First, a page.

When you write for a Christian website like Charisma, your faith-based conspiracy theories never get fact-checked. If you felt it, it’s automatically true.
That’s why Apostle James Alford is allowed to say that praying in tongues stopped a plane from crashing.
The reality is he heard a voice in his head before the start of a flight, and eventually the pilot said there was a problem with the engine and they couldn’t take off in that specific plane. Alford links the two, assuming his prayers prevented the tragedy.
… After we boarded the plane and taxied onto the runway, the pilot came over the intercom and said our flight was delayed. At that moment, I heard the Spirit of God say, “Begin to pray in tongues.”
After the wait, our time to take off finally came. God said to me, “Don’t stop!” As I continued to pray, the pilot revved the engines up, and the plane proceeded to accelerate down the runway.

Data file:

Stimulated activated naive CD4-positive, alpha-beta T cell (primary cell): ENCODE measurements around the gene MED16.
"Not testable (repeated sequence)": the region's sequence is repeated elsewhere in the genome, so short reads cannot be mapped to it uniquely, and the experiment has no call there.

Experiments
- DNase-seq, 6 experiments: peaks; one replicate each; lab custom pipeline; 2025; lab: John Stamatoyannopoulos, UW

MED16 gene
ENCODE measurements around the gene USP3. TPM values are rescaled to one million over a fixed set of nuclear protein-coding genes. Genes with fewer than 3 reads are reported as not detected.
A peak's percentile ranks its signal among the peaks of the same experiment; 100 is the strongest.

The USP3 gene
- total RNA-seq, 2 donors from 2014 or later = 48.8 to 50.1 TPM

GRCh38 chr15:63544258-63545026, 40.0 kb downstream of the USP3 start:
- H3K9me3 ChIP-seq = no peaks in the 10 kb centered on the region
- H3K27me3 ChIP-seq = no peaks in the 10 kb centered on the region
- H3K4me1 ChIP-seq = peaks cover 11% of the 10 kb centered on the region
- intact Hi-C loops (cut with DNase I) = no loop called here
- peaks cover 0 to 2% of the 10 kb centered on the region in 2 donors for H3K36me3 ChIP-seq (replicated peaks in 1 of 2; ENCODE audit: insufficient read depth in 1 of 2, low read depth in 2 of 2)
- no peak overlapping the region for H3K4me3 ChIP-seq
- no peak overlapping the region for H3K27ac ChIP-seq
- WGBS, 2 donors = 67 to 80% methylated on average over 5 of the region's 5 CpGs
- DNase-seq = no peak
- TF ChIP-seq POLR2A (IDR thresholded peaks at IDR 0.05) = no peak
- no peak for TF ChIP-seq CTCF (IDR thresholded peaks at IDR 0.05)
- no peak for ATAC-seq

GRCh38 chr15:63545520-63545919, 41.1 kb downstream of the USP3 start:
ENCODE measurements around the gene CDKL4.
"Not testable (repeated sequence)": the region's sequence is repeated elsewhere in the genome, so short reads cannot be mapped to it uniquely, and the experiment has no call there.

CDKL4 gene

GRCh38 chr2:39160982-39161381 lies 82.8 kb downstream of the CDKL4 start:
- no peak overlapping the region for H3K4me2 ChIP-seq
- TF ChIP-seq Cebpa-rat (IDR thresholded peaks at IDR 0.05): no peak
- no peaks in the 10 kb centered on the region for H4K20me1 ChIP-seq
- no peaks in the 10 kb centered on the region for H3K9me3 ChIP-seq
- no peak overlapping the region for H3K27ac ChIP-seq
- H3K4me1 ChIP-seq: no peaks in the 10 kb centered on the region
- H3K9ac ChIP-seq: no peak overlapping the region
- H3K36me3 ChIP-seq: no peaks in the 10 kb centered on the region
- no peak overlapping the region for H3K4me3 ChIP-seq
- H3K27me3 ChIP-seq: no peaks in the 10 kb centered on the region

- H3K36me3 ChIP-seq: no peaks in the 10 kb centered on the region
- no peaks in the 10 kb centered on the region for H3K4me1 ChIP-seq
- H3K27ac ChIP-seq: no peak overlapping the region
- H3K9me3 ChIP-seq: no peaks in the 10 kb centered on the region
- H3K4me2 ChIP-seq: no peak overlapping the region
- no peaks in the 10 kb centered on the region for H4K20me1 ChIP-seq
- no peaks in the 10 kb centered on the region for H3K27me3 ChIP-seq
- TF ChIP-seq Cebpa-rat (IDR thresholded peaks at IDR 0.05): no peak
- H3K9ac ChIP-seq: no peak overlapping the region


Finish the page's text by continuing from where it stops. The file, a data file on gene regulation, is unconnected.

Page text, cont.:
Right at the point of takeoff, the pilot hit the brakes and drove off the runway. At that moment, the Spirit of God said, “Now you can stop praying.” The pilot then came over the intercom and said one of the engines had gone out, and if we had tried to take off, we would have crashed.
Sure, he could thank the pilot for recognizing the error, but instead he’s giving all credit to his ability to speak Christian gibberish to God. As if the reason 9/11 occurred was because there weren’t enough Christians on the flights.
It also suggests the Christian God would be cruel enough to kill hundreds of innocent people because one guy didn’t pray hard enough. That’s not a God worth worshiping.
Alford’s irrational theory should come with an asterisk in its headline, yet it’s what we’ve come to expect from Charisma and any other outlet that treats Christian mythologizing as reality.